|Main Indicators||2020||2021||2022 (E)||2023 (E)||2024 (E)|
|GDP (billions USD)||34.62||39.30||44.39||44.87||47.09|
|GDP (Constant Prices, Annual % Change)||-4.6||2.7||4.2||3.0||3.8|
|GDP per Capita (USD)||23,517||26,126||28,785||28,386||29,064|
|General Government Gross Debt (in % of GDP)||128.5||126.3||117.6||124.7||127.9|
|Inflation Rate (%)||-2.3||-0.6||3.6||2.2||2.2|
|Unemployment Rate (% of the Labour Force)||5.9||6.6||5.0||4.4||3.6|
|Current Account (billions USD)||-3.25||2.60||4.02||2.32||1.76|
|Current Account (in % of GDP)||-9.4||6.6||9.1||5.2||3.7|
Source: IMF – World Economic Outlook Database , Latest available data
Note: (e) Estimated Data
Bahrain counts a labor force of more than 820 000 out of its 1.47 million population. The contribution of the agriculture to Bahrain's economy is negligible due to a scarcity of fertile lands, low rainfall and the small size of the country. In 2022, its share of the GDP was 0.3% - one of the lowest shares in the world - and employed 1% of the labour force (World Bank, 2023). Date palm cultivation and the pearl industry used to account for a considerable share of the economy prior to the development of the oil industry.
In 2022,employment in industry amounted to 35% of the workforce, a rate that has been stable since 2010. Its share in the local economy is higher, at 44.8% in 2022 (World Bank, 2022), and revolves around aluminium, petrochemicals and food processing.The Alba aluminium shelter is one of the largest in the world, producing more than 2% of global output and 15% of Bahrain's GDP (NBK Bahrain).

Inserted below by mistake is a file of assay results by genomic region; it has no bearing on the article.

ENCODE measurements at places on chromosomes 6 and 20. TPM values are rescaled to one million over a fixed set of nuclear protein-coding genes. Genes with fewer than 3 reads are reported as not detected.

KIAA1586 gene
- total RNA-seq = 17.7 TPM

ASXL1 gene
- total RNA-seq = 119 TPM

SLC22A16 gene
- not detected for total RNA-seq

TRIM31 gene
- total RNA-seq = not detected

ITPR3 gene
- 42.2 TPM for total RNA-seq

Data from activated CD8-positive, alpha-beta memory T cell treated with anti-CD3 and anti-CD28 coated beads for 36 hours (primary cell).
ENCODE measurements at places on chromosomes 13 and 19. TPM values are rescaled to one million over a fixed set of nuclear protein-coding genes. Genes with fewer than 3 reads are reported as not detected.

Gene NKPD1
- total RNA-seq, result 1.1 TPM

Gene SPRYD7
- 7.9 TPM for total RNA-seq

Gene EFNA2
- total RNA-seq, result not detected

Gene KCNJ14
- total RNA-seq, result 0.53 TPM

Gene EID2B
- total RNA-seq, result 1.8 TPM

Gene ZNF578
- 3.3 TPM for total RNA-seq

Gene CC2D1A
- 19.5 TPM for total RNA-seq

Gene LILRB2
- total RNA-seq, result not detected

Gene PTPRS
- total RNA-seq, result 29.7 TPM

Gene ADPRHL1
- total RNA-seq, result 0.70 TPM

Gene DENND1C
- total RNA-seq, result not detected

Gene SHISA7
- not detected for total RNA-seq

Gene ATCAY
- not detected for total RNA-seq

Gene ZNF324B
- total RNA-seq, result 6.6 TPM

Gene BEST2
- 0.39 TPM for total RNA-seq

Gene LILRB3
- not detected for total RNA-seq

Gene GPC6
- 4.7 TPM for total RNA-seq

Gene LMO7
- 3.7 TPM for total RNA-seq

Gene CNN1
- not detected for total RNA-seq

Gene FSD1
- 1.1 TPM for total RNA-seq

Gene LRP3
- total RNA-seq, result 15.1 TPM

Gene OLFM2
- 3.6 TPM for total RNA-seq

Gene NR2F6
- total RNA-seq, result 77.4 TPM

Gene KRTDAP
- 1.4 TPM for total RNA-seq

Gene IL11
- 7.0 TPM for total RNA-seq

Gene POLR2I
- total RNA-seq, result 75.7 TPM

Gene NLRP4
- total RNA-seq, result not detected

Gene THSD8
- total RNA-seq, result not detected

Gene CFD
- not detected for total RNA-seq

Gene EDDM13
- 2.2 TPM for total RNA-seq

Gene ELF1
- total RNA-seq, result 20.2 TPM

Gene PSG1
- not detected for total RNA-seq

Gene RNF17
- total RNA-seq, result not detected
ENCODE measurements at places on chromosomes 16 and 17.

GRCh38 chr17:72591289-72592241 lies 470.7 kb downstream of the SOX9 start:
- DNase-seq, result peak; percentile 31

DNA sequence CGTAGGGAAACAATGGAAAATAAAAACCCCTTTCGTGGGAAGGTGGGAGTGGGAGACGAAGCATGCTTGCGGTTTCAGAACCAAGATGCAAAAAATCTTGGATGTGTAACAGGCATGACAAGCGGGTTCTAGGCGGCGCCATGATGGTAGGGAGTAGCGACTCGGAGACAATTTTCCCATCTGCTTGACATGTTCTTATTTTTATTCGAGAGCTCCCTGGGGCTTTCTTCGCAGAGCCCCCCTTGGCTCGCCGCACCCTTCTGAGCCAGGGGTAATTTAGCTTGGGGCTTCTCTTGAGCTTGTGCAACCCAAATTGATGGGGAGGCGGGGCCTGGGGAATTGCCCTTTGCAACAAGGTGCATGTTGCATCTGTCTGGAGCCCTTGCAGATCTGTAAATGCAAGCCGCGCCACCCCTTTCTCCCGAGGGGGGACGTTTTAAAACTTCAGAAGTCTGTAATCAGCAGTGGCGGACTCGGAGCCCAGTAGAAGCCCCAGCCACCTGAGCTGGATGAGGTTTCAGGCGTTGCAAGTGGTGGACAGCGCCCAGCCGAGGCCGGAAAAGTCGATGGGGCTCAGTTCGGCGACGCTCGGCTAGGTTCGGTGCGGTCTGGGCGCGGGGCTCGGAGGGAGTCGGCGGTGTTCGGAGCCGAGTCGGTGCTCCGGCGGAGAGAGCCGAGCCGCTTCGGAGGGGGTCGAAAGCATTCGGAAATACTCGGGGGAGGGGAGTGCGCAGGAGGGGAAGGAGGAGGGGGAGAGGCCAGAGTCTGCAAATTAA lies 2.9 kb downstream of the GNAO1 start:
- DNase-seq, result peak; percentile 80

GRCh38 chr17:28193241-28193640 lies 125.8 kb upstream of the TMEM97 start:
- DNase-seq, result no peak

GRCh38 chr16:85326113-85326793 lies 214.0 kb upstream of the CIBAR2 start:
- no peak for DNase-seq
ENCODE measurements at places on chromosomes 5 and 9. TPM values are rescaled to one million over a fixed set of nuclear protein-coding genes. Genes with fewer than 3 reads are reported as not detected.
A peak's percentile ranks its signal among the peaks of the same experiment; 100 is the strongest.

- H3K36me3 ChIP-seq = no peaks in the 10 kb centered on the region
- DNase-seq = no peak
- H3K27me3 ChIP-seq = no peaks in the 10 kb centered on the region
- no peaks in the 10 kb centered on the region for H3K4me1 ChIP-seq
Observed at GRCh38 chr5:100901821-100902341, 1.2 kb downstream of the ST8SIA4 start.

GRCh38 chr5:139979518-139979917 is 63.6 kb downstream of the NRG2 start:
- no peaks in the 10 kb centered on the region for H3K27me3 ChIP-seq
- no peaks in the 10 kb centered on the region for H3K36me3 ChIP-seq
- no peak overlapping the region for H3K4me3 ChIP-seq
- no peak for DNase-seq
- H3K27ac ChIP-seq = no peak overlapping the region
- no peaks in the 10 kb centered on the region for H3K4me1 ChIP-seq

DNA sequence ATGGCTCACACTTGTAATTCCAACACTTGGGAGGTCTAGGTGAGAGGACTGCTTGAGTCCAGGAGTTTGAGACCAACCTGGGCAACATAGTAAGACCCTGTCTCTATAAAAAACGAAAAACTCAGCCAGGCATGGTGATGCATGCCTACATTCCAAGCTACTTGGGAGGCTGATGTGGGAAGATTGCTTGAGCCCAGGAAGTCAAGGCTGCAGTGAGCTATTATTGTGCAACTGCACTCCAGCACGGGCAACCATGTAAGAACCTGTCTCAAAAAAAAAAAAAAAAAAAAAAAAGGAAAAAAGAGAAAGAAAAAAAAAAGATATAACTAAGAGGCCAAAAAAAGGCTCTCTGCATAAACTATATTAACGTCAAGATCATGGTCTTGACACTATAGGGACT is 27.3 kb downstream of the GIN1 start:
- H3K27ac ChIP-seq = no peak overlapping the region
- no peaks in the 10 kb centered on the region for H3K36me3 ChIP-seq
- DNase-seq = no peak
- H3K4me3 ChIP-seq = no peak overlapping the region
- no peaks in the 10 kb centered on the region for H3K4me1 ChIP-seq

The services sector employed 64% of the workforce, a rate that has declined since early 2000s, and accounted for 52.3% of the economy in 2022 (World Bank, 2023). Bahrain's financial sector plays a preeminent role among Gulf countries and contributes significantly to local economy. Other major services sectors include telecommunications and transportation. Tourism is another important sector of the economy and the country attracts almost 10 times its resident population in a given year.
|Breakdown of Economic Activity By Sector||Agriculture||Industry||Services|
|Employment By Sector (in % of Total Employment)||0.9||35.3||63.8|
|Value Added (in % of GDP)||0.3||44.8||52.3|
|Value Added (Annual % Change)||7.2||0.4||3.5|
Source: World Bank - Latest available data.
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|Baraini Dinar (BHD) - Average Annual Exchange Rate For 1 MUR||0.01||0.01||0.01||0.01||0.01|
Source: World Bank - Latest available data.